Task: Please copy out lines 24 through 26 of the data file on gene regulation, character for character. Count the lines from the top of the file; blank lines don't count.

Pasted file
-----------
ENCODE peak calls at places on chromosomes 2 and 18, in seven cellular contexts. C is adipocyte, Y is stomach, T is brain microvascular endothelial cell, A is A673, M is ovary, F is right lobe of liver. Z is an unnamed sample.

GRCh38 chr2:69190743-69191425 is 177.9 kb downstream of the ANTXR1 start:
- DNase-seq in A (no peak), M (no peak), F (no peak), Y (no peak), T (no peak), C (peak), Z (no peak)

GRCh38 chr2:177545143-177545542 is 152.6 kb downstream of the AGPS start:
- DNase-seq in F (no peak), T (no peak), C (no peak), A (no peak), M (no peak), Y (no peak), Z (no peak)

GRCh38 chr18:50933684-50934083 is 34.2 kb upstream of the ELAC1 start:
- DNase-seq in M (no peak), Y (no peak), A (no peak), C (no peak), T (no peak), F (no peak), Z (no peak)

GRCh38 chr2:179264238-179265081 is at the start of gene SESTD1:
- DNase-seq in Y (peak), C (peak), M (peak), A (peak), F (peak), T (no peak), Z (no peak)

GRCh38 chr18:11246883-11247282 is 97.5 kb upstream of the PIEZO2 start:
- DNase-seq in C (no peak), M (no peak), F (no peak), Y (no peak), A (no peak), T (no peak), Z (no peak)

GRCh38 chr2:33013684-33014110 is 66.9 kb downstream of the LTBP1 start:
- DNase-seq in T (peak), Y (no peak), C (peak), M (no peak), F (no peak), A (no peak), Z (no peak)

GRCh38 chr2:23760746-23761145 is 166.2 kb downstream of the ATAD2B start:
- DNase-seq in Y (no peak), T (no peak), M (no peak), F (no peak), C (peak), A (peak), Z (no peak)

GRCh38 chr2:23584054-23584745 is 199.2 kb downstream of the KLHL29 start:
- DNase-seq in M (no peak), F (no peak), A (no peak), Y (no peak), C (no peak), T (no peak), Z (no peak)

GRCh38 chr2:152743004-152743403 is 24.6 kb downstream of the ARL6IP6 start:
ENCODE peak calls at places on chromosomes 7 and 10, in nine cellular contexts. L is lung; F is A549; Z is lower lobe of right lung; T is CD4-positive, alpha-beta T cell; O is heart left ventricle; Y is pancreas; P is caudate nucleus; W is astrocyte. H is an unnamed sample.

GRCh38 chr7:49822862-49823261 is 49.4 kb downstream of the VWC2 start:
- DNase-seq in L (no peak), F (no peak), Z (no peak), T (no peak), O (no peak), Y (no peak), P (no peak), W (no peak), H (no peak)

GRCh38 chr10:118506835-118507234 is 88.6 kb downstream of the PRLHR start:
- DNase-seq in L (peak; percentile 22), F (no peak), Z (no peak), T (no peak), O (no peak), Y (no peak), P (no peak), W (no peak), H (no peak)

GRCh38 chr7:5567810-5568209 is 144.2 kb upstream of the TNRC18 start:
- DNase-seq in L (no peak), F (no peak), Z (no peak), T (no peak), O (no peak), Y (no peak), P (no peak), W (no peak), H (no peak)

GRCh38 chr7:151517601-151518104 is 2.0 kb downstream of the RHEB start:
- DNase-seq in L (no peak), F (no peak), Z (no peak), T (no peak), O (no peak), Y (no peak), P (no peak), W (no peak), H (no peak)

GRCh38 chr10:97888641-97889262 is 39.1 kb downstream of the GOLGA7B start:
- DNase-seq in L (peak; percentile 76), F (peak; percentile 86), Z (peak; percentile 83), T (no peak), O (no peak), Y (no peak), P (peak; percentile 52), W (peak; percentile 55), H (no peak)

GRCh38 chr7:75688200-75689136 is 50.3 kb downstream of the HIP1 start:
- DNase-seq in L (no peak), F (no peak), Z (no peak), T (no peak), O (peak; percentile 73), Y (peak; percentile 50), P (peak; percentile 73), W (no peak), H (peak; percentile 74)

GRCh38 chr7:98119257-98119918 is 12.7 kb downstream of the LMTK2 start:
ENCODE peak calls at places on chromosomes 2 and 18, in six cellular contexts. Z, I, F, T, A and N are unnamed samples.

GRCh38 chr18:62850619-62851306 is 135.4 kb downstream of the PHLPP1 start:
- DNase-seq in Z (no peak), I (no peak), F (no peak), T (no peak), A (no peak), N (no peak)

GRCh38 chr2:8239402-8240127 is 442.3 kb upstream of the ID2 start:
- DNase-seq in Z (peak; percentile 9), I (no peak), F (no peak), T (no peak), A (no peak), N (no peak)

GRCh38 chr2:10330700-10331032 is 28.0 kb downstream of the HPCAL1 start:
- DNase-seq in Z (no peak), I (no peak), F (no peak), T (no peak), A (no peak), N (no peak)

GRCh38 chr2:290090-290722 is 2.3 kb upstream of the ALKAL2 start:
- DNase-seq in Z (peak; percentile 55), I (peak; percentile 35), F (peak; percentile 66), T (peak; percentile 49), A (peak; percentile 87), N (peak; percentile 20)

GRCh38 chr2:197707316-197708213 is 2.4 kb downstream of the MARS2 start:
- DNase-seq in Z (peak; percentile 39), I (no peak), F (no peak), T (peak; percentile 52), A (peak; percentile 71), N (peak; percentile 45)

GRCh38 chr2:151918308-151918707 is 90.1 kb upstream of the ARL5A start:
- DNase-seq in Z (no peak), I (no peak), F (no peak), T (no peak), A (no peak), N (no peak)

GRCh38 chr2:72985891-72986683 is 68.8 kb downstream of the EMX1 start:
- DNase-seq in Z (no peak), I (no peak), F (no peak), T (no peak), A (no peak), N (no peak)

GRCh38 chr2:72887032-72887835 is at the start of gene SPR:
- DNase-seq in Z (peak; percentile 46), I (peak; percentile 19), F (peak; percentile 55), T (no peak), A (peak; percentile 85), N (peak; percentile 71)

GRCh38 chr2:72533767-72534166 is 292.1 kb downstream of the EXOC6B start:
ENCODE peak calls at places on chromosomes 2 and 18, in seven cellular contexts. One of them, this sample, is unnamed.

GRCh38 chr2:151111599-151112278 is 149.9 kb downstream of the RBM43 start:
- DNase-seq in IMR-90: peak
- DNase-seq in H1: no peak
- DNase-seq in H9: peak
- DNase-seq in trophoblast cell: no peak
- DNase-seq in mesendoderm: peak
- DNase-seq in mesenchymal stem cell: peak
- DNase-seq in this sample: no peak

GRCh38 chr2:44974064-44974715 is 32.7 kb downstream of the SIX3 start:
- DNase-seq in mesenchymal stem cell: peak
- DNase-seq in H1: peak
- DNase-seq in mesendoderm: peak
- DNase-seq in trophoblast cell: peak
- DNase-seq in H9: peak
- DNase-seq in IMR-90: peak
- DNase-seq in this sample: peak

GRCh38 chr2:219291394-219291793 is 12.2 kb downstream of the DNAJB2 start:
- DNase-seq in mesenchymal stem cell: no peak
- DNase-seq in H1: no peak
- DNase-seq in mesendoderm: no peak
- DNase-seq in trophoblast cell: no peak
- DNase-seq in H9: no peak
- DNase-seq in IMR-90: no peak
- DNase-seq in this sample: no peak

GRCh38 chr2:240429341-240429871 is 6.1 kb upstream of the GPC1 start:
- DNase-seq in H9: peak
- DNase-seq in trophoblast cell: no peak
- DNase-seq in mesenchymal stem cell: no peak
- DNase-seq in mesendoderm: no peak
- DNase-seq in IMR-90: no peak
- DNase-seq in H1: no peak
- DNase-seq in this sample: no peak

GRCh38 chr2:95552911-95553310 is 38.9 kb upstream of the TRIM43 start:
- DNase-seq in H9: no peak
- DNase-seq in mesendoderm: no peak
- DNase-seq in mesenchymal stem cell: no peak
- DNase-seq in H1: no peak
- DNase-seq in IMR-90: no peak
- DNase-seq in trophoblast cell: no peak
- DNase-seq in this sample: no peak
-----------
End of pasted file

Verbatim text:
GRCh38 chr7:5567810-5568209 is 144.2 kb upstream of the TNRC18 start:
- DNase-seq in L (no peak), F (no peak), Z (no peak), T (no peak), O (no peak), Y (no peak), P (no peak), W (no peak), H (no peak)

GRCh38 chr7:151517601-151518104 is 2.0 kb downstream of the RHEB start: